Excessive Use of Force by the Police

Police officers are required to use force in a variety of situations, and the use of force may even be a daily occurrence for officers who live in Boston. And while the use of force may be reasonable, and even necessary, in a number of cases, there is a fine line between necessary use of force and excessive use of force. The following takes a look at what constitutes excessive use of force by the police, and what your rights are if your arrest involved excessive use of force–

What Is Excessive Use of Force?

Police officers in Boston are prohibited from using excessive force when interacting with a suspect, including during the arrest and interrogation processes. Unfortunately, there is no specific definition for what constitutes excessive force, although experts often say that force is excessive when it is beyond the degree of force that is necessary to arrest a suspect or/and keep police officers and other members of the public safe.

An example of excessive force is shooting a suspect when the suspect does not have a weapon and does not pose a threat to the officer or members of the public. In fact, in order for an officer to use deadly force, the officer must believe that the use of deadly force is necessary to prevent the suspect’s escape and must have probable cause suggesting that the suspect poses a threat to the safety of the officer or others.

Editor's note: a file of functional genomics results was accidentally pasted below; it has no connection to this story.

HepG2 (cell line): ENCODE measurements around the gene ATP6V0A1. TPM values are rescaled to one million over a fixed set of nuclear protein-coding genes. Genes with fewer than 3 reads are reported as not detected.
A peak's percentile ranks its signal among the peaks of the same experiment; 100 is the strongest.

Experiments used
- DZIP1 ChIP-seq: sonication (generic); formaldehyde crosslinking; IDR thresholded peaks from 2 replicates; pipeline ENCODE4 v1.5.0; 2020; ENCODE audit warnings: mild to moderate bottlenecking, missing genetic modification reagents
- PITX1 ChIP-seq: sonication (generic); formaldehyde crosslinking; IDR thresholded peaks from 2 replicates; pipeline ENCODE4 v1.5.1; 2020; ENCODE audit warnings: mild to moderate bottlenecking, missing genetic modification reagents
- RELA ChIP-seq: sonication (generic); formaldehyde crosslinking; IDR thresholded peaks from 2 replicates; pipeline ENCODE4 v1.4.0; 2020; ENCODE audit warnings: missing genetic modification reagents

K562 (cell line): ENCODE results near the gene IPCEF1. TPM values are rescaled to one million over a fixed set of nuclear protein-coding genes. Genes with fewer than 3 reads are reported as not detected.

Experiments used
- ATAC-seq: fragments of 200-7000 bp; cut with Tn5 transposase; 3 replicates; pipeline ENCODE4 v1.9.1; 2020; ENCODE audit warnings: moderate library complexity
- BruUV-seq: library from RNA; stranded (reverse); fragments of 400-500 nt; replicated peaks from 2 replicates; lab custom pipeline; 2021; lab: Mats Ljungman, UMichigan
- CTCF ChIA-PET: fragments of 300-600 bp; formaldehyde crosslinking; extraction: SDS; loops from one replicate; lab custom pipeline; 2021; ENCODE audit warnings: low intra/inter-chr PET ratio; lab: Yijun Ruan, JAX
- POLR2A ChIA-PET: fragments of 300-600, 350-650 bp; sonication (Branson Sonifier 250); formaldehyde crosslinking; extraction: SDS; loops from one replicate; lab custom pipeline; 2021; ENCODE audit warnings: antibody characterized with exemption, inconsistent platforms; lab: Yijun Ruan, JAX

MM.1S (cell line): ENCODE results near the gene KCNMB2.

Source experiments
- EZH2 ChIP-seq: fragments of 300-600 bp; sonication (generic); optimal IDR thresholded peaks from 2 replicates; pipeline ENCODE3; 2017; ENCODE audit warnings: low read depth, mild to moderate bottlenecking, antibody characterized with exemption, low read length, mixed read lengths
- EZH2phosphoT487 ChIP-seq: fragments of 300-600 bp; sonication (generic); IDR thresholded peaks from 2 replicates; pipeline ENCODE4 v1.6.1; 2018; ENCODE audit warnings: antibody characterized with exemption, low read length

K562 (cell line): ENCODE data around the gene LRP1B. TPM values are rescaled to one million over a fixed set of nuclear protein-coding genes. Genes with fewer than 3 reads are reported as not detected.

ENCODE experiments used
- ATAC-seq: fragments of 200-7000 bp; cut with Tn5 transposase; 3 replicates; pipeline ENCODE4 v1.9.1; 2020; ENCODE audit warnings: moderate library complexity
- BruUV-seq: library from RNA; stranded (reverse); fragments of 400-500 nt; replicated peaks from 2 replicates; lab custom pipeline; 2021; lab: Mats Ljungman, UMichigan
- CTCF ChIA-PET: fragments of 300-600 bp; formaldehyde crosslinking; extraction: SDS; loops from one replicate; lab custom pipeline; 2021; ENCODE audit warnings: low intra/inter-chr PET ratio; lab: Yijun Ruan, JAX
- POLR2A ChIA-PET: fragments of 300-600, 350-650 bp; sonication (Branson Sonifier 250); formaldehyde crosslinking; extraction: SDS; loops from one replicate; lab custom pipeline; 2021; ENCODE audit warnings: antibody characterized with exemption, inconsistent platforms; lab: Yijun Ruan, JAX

Of course, use of deadly force is a very extreme example. Hitting or kicking a suspect, improperly restraining a suspect, and more can all constitute excessive force depending on the situation.

Excessive Force Was Used During My Arrest – Will Charges Against Me Be Dropped?

Excessive force is commonly used when a suspect is being arrested for a crime. And while this may be a violation of the suspect’s rights, this does not mean that charges against the individual will be dropped. In fact, charges are typically only dropped when there is not enough evidence to convict a person. If unreasonable force was used to gather evidence against the suspect, this evidence may not be usable in court due to the fact that it was obtained unconscionably and in violation of the Constitution.

Instead of having charges against a suspect dropped, it is likely that the case will proceed. An individual who is the victim of excessive force may, however, have the grounds for a civil lawsuit against the officer or police department.

Consult with a Talented Boston Criminal Defense Lawyer

As a person who is charged with a crime in Boston, you have certain legal rights. One of these rights is to be protected from excessive force and police brutality. If this right has been violated, our lawyer wants to help you.

When you schedule a consultation with The Law Offices of Paul R. Moraski, we will review your case and assist you in determining the best course of action. Paul Moraski is an aggressive criminal defense attorney with a strong reputation – call today at (978) 397-0011 or send Paul a message to learn more now.